Voices From The Readers

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A Commendable Act

Editor:

Our firm was recently engaged to liquidate, via foreclosure, some properties owned by a local developer. This developer was a victim of the real estate boom, like all of us.

 Instead of chasing rates he stuck with his local bank, and that is why I thought it important to print a story that is good.

The auction format was to start with some investment condos and end with the developer’s personal residence. For purpose here I will say “a handful of property”. The auction went well on each parcel. Then came time to drive to his house and sell it.

As our rig turned the corner we were faced with a large crowd of bidders. In one corner of the property was the owner and his wife, her arm around his, and weeping. After a few minutes of soul searching, I knew that I was 5 minutes away from selling this family’s home from under them. The banker and his vice president ordered me to a quick meeting off to the side where he said something that I won’t forget soon. In the most professional manner, he said Doug, “we have done enough today to this family, I am not going to do this to this family in front of the whole town.”

Let me tell you ladies and gentlemen, that in this day and age, there are many bankers that would have pulled that trigger. I have never been so proud to represent a bank through such an ordeal. Since I work for many of the local banks I find it important not to mention their name, but Wayne and Reid, you are top shelf people.

Doug Marshall

Salisbury

Editor:

Nine days ago we completed the adoption of a 3-year-old Chow mix named Ginger from the Worcester Humane Society. Our Samoyed of nearly 15 years had just passed away in December and it was time for a new family member. We were fortunate to get Ginger in our family and recognized we’d have our hands full with her adapting to our home. Ginger was a physically abused puppy who had been kicked and in the past three years with the Humane Society has shown to be very selective with trusting people. This beautiful animal doesn’t necessarily act like the typical happy-go-lucky, loyal and appreciative dog that you might expect, and often cowers in a corner of our house, waiting for the cover of darkness to move around.

This past Saturday I was a proud parent taking Ginger to her first checkup under my watch. When I arrived at VCA Delmarva Animal Hospital in Berlin, I lost control of the leash on Ginger and she raced across the street and into the woods of Berlin. I had a feeling this was going to be a challenge due to the dog’s nature and the fact she’d only known our family for a week. I had no idea.

I called the Humane Society and asked for Kelly, who had perhaps the best relationship with Ginger. Kelly promptly arrives to help search with another volunteer, Ken, and they helped my wife, son and I give chase. By car, on foot, we curry combed the area in and around those woods. Ginger escaped at 10 a.m. By 4 p.m. with no sightings in the past four hours, despair had set in and collectively we were beginning to give up hope.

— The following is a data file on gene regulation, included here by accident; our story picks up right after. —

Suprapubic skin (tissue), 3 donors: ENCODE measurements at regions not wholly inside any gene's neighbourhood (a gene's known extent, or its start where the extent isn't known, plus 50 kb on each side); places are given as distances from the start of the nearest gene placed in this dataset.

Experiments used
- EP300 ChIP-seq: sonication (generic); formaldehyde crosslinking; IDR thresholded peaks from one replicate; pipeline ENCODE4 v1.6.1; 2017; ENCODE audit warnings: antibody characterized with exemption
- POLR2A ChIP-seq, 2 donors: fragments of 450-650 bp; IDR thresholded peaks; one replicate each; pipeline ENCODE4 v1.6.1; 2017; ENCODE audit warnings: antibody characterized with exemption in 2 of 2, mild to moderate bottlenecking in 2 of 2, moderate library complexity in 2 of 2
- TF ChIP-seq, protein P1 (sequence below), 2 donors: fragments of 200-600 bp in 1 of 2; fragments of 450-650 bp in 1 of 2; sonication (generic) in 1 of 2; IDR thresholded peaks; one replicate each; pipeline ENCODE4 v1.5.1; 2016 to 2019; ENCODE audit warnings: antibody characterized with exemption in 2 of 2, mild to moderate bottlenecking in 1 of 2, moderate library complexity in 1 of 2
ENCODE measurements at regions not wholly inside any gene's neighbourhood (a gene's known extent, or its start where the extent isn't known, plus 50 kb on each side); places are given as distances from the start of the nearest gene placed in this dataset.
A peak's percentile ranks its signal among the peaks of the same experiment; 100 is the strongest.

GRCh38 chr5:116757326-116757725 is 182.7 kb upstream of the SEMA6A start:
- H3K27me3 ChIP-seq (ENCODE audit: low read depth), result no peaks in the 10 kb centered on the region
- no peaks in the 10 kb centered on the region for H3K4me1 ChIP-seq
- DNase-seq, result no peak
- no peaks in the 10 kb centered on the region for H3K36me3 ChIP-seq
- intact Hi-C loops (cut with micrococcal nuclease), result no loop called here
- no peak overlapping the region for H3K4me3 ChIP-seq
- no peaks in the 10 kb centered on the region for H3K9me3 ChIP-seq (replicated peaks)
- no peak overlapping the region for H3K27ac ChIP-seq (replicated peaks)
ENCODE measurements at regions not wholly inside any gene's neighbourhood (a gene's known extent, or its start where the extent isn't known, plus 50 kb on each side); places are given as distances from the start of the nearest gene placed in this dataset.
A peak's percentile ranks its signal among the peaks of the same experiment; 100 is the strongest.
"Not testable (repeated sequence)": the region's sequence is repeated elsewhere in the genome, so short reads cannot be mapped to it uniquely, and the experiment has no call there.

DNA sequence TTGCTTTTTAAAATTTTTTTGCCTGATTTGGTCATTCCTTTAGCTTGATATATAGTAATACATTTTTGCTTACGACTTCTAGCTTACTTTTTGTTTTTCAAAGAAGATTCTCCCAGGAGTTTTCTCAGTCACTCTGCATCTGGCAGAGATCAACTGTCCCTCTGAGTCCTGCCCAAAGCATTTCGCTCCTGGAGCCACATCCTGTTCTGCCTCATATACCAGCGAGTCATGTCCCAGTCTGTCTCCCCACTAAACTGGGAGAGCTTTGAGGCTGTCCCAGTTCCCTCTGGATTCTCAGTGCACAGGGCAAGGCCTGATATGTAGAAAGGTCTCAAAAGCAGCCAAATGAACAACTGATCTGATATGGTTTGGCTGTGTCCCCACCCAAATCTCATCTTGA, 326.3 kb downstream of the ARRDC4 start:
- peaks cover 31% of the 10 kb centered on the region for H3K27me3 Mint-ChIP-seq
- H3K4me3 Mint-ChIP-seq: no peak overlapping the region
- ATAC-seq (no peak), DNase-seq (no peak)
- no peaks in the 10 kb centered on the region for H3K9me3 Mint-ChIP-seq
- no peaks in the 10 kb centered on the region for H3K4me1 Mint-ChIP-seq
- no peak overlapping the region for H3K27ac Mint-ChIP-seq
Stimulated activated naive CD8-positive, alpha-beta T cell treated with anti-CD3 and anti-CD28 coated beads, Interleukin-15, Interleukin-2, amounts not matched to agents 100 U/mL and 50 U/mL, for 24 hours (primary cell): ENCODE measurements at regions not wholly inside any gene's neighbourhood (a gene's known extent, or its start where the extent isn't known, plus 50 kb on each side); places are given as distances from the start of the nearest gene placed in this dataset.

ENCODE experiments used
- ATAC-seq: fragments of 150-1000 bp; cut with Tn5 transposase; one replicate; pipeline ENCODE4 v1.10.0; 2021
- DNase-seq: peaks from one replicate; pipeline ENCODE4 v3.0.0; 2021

After taking my son home who had not eaten for seven hours, I went back to the sight of her disappearance at 6 p.m. Ken had called me on the cell phone and a neighbor had told him that Ginger was sighted around 4:30 or 5 p.m. To my absolute surprise, there is Ken, who had been searching with me now for about seven hours himself, and Bob and Vonnie from the Humane Society. At 7 p.m., Ken calls me on my cell phone and tells me that they have Ginger sighted in the woods near where she went missing. I arrived and could not even see or hear them until I got 50 yards into the brush. The angels from the Worcester County Humane Society ended up capturing this scared animal and returning her to our family. We are forever in debt to Kenille Davies, Kelly, Bob, Vonnie, and the iron man Ken who helped rescue our new family member.

The thanks don’t end there, however. Also dropping everything they had to do on a Saturday and helping us search were the folks from VCA Delmarva Animal Hospital, especially Brandon who drove me in his 4WD along the power lines that flanked the woods where we searched. The staff of the Berlin Animal Hospital across the street also jumped in, as did John Barrett and the team at Barrett Chevrolet, the Berlin Police Department, Donna Adams and family, multiple neighbors in the area, and a young lady who saw Ginger run across the road, and even a mother and daughter who were looking at dogs at the Humane Society when my emergency call came in. We also received help from Susan and Wayne Beal of ARF, the Animal Resource Foundation in Chester, Md., who were visiting us to help us adopt a little brother for Ginger named Malcolm.

All of these people surrendered hours of their day and braved thorns and ticks to search for a dog they may have just glimpsed for a family they didn’t know. Without the collective help of all of these kind souls, I have no doubt the outcome of the story would have not been so positive. Ginger is now home with her new little brother, getting more comfortable in the company of our family.

The whole experience taught me an obvious lesson regarding pet care, but even more made us so very thankful to live where we live. The caring nature of the people who live here is beyond belief. If you’re looking to adopt a pet, I urge you to consider the Worcester Humane Society, or any of the shelters such as ARF who put their love into rescuing and placing unwanted and abandoned dogs and cats.

Karl, Lora and Jack Walinskas

Berlin

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